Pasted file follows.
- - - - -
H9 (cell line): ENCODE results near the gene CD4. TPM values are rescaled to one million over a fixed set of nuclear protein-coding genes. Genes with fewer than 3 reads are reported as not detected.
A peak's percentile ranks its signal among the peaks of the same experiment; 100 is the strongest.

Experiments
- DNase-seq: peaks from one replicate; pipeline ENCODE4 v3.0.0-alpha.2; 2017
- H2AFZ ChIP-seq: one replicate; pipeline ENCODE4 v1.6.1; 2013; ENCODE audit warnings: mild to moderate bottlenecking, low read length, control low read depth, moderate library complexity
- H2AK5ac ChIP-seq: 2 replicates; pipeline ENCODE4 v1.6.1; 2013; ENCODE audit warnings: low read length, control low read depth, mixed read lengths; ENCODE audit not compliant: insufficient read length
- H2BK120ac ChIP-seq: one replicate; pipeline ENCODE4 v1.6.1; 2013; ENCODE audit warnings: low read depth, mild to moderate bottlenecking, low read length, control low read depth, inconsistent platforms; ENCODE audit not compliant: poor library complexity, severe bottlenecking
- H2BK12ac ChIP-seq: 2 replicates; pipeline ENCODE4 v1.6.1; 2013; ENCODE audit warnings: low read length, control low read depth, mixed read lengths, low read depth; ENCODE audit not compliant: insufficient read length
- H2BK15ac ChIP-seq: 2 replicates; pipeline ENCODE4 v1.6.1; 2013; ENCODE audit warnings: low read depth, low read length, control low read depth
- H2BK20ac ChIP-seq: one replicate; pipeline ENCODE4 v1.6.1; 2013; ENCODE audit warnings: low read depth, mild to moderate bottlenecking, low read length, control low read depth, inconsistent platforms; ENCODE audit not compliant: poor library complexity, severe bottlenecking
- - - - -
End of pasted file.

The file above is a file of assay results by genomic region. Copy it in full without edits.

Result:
H9 (cell line): ENCODE results near the gene CD4. TPM values are rescaled to one million over a fixed set of nuclear protein-coding genes. Genes with fewer than 3 reads are reported as not detected.
A peak's percentile ranks its signal among the peaks of the same experiment; 100 is the strongest.

Experiments
- DNase-seq: peaks from one replicate; pipeline ENCODE4 v3.0.0-alpha.2; 2017
- H2AFZ ChIP-seq: one replicate; pipeline ENCODE4 v1.6.1; 2013; ENCODE audit warnings: mild to moderate bottlenecking, low read length, control low read depth, moderate library complexity
- H2AK5ac ChIP-seq: 2 replicates; pipeline ENCODE4 v1.6.1; 2013; ENCODE audit warnings: low read length, control low read depth, mixed read lengths; ENCODE audit not compliant: insufficient read length
- H2BK120ac ChIP-seq: one replicate; pipeline ENCODE4 v1.6.1; 2013; ENCODE audit warnings: low read depth, mild to moderate bottlenecking, low read length, control low read depth, inconsistent platforms; ENCODE audit not compliant: poor library complexity, severe bottlenecking
- H2BK12ac ChIP-seq: 2 replicates; pipeline ENCODE4 v1.6.1; 2013; ENCODE audit warnings: low read length, control low read depth, mixed read lengths, low read depth; ENCODE audit not compliant: insufficient read length
- H2BK15ac ChIP-seq: 2 replicates; pipeline ENCODE4 v1.6.1; 2013; ENCODE audit warnings: low read depth, low read length, control low read depth
- H2BK20ac ChIP-seq: one replicate; pipeline ENCODE4 v1.6.1; 2013; ENCODE audit warnings: low read depth, mild to moderate bottlenecking, low read length, control low read depth, inconsistent platforms; ENCODE audit not compliant: poor library complexity, severe bottlenecking